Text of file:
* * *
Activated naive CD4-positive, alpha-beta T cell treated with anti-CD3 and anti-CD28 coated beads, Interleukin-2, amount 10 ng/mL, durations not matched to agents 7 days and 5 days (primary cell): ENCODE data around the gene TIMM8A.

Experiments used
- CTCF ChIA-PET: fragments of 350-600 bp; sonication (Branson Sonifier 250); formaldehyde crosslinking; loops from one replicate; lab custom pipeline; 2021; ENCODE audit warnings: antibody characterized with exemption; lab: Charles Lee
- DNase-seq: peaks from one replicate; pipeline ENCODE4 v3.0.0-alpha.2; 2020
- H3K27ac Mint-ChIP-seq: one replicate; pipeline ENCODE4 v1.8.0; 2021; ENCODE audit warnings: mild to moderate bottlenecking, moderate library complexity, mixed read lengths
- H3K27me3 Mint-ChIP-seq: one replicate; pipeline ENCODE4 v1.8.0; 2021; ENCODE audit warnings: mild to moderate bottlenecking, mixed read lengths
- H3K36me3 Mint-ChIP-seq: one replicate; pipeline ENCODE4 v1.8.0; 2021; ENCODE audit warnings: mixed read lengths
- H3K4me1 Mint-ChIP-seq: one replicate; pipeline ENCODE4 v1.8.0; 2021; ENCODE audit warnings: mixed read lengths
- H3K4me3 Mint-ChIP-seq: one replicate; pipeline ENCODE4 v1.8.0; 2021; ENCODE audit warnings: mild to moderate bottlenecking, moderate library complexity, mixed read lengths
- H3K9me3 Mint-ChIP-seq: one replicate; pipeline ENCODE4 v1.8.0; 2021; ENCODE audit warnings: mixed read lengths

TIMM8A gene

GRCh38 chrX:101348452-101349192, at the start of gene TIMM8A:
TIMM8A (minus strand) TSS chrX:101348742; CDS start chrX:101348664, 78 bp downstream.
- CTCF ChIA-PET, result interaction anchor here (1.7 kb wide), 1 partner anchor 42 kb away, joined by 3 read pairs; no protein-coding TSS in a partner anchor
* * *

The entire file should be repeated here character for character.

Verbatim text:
Activated naive CD4-positive, alpha-beta T cell treated with anti-CD3 and anti-CD28 coated beads, Interleukin-2, amount 10 ng/mL, durations not matched to agents 7 days and 5 days (primary cell): ENCODE data around the gene TIMM8A.

Experiments used
- CTCF ChIA-PET: fragments of 350-600 bp; sonication (Branson Sonifier 250); formaldehyde crosslinking; loops from one replicate; lab custom pipeline; 2021; ENCODE audit warnings: antibody characterized with exemption; lab: Charles Lee
- DNase-seq: peaks from one replicate; pipeline ENCODE4 v3.0.0-alpha.2; 2020
- H3K27ac Mint-ChIP-seq: one replicate; pipeline ENCODE4 v1.8.0; 2021; ENCODE audit warnings: mild to moderate bottlenecking, moderate library complexity, mixed read lengths
- H3K27me3 Mint-ChIP-seq: one replicate; pipeline ENCODE4 v1.8.0; 2021; ENCODE audit warnings: mild to moderate bottlenecking, mixed read lengths
- H3K36me3 Mint-ChIP-seq: one replicate; pipeline ENCODE4 v1.8.0; 2021; ENCODE audit warnings: mixed read lengths
- H3K4me1 Mint-ChIP-seq: one replicate; pipeline ENCODE4 v1.8.0; 2021; ENCODE audit warnings: mixed read lengths
- H3K4me3 Mint-ChIP-seq: one replicate; pipeline ENCODE4 v1.8.0; 2021; ENCODE audit warnings: mild to moderate bottlenecking, moderate library complexity, mixed read lengths
- H3K9me3 Mint-ChIP-seq: one replicate; pipeline ENCODE4 v1.8.0; 2021; ENCODE audit warnings: mixed read lengths

TIMM8A gene

GRCh38 chrX:101348452-101349192, at the start of gene TIMM8A:
TIMM8A (minus strand) TSS chrX:101348742; CDS start chrX:101348664, 78 bp downstream.
- CTCF ChIA-PET, result interaction anchor here (1.7 kb wide), 1 partner anchor 42 kb away, joined by 3 read pairs; no protein-coding TSS in a partner anchor